Computer Science

Computer Science Curriculum Intent

At Ripley Academy we offer two strands of Computing in Key Stage 4. This is where our intent begins as we have plan to prepare students for an opportunity to engage in either strand come Key Stage 4.

“The intention is simple. We aim to support and offer all students the chance to become the best computational thinkers they can be. By strengthening their understanding of the links between the hardware architecture and efficiency of an algorithm, our students will aim to become creative and logical thinkers who have the ability to articulate the relationship between application use, programming and the performance of the machine, whilst also having a plethora of experience allowing them to express their creativity”

Computer Science is firstly the study of computational thinking and logic. However, our curriculum intends to give our students a wider understanding of how the topics within this subject area connect. One’s ability to think computationally can be expressed via an ability to solve problems using precise instructions. Therefore, we explore and learn computational thinking via exposing our students to different programming languages and problems. Programming is at the heart of our Key Stage 3 Computer Science strand. We study programming to help us think in a more logical way, however, to gain a wider understanding of why we need to be efficient lends us to connect the ability to link efficient solutions to the architectural design of the computer itself. Although we intend to support the development of our students as computational thinkers and logicians it is important that we continue to explore the hardware in order to gain a deeper understanding of how an efficient design impacts on performance. Exploring how we eventually lead us to how we arrived at the world we live in today. A world in which this hardware is connected via computer networks. Our learning journey continues as we explorer how these hardware connection work as well as the impact and issues that have arisen as a result of its development.

Creative Computing

The development of computer science would be worthless, if it wasn’t for the ability to use the technology creatively to make an impact on the world around us. Our second strand of development that flows within our curriculum is that of Creative Computing. Creative Computing allows our students to use the hardware and software to undertake creative projects via multiple applications in order to meet the needs of users. The Creative strand is the foundation to our support those students who will utilise their IT skills in future ventures which lie away from computational thinking. This strand offers students the opportunity to express their creatively and individuality. It supports their understanding of the computer as a usable system, as we expose them to different interfaces and applications, supporting their organisational and digital literacy skills. As a key element of the National Curriculum, Digital Literacy is embedded into both strands but directly focused on in the Creative Computing Strand. Student we be offered to learn and express skills in digital animation, computer graphics, audio development and interactive media. During the study of these areas, students will use the best commercially available software to design and develop solutions for different audience and purposes. Our curriculum design intends to interleave back into the creative strand the understanding of how the computer represents the data within multimedia.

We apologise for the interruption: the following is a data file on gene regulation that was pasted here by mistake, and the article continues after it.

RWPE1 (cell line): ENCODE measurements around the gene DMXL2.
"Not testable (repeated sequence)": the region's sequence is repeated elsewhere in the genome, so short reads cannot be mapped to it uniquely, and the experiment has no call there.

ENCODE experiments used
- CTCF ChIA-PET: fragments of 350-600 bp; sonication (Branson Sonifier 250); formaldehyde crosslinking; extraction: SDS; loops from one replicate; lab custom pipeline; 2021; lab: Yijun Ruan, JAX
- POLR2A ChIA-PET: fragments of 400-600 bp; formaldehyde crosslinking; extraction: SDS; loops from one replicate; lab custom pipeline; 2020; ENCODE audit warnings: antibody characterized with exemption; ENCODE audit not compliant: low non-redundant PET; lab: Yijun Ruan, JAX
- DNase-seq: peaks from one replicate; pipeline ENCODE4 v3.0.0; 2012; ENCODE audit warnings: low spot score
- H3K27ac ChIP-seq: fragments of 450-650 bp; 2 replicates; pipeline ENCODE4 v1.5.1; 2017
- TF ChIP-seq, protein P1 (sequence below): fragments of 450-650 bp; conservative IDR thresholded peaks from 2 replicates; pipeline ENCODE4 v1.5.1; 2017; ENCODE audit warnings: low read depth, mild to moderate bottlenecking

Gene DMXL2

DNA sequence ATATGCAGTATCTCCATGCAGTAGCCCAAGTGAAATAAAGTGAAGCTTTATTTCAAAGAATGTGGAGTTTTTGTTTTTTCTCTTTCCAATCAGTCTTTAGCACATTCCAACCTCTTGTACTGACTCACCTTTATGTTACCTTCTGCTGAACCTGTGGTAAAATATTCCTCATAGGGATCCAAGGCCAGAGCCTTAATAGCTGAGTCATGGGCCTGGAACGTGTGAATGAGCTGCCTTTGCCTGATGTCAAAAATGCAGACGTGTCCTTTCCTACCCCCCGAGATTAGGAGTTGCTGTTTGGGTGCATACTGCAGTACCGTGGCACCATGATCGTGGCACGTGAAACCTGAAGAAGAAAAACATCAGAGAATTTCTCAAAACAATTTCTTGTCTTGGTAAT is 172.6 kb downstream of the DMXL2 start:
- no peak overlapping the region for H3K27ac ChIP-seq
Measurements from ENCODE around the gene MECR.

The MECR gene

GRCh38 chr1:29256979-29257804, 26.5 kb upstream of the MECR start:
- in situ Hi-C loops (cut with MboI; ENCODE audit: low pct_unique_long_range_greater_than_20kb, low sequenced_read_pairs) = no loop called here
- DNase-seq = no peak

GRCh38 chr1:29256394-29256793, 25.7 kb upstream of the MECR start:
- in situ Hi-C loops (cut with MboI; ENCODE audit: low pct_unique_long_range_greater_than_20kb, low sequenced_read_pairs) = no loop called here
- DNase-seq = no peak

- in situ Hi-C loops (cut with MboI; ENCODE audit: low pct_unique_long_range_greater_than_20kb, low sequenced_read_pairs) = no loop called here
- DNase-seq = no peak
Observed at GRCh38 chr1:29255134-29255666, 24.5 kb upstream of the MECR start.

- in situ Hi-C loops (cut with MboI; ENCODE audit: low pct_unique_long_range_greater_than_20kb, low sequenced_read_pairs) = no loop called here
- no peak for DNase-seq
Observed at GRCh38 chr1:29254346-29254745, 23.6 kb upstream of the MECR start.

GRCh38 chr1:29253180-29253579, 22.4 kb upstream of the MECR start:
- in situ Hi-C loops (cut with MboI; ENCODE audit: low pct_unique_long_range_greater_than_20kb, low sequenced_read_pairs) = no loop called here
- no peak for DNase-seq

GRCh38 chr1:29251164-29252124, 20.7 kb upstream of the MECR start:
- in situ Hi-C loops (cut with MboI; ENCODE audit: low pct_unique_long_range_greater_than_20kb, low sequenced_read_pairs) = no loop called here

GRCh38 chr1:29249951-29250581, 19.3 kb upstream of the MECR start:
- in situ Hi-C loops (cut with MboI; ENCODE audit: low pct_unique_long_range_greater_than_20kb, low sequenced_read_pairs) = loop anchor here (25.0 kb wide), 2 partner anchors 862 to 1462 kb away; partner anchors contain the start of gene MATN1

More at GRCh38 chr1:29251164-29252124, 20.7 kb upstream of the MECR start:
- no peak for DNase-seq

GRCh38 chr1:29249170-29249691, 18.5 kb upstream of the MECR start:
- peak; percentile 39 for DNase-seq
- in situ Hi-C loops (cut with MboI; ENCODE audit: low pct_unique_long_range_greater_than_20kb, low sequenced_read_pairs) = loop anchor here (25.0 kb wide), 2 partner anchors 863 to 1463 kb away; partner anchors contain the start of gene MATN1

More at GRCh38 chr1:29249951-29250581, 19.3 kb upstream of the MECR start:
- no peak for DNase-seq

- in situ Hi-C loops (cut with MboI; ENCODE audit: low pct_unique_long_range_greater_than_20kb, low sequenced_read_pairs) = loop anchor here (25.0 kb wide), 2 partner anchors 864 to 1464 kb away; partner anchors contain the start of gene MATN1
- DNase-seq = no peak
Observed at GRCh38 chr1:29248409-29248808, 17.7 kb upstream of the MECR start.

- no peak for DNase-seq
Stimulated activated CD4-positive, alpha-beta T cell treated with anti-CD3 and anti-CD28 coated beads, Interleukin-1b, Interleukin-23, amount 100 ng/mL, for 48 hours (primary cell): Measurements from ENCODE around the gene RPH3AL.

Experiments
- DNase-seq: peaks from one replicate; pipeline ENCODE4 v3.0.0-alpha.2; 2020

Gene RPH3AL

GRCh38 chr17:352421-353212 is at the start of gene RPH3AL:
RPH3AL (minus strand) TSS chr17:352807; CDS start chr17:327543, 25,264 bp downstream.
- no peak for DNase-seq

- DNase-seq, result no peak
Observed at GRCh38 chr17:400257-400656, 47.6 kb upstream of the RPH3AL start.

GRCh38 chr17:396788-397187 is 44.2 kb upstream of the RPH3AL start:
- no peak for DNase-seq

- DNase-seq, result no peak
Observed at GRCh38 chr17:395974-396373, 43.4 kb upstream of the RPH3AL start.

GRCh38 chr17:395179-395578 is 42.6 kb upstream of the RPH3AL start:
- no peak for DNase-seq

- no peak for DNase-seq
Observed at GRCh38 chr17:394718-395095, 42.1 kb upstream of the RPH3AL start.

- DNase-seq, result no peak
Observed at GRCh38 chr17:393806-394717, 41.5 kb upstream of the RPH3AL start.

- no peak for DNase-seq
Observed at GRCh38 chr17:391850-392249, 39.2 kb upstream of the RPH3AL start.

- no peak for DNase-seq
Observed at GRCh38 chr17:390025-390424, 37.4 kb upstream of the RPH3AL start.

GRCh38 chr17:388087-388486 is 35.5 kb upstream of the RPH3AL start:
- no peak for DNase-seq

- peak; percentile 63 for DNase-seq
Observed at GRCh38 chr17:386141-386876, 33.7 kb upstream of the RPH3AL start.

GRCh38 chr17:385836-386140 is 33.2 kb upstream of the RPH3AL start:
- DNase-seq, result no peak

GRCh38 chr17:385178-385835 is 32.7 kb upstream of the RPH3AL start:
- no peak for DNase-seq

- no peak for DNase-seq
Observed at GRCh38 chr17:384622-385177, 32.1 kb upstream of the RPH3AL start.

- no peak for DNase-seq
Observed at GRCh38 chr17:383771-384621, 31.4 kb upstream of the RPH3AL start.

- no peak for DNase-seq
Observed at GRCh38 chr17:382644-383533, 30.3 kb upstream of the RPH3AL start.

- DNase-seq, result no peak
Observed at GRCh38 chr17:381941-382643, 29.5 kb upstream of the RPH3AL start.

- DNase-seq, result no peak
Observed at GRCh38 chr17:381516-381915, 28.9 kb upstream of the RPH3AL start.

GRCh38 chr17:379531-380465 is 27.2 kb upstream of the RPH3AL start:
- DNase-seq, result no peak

We endeavour to make both sides of our curriculum as fun and as interesting as possible, coupled with a high level of challenge, in order to excite and engage our students in their learning. Our aim is to ensure that students develop a computing capability that is directly transferable, not only to other subjects but also to the KS4 curriculum and beyond.

Both strands of our curriculum map into the Secondary National Curriculum and are subject to an on-going and rigorous review process. Using our analysis of data and our continuing strive to improve teaching and learning, we endeavour to ensure that the curriculum is effective in meeting the needs of all students.

“In Computer Science students follow a meticulously planned and sequenced curriculum, designed to simply to allow them to learn more. Our strategy helps them remember more by building on previous knowledge, with the hope that their achievements will be reflected in their qualification attainment”

Computer science is no more about computers than astronomy is about telescopes.

Edsger Dijkstra


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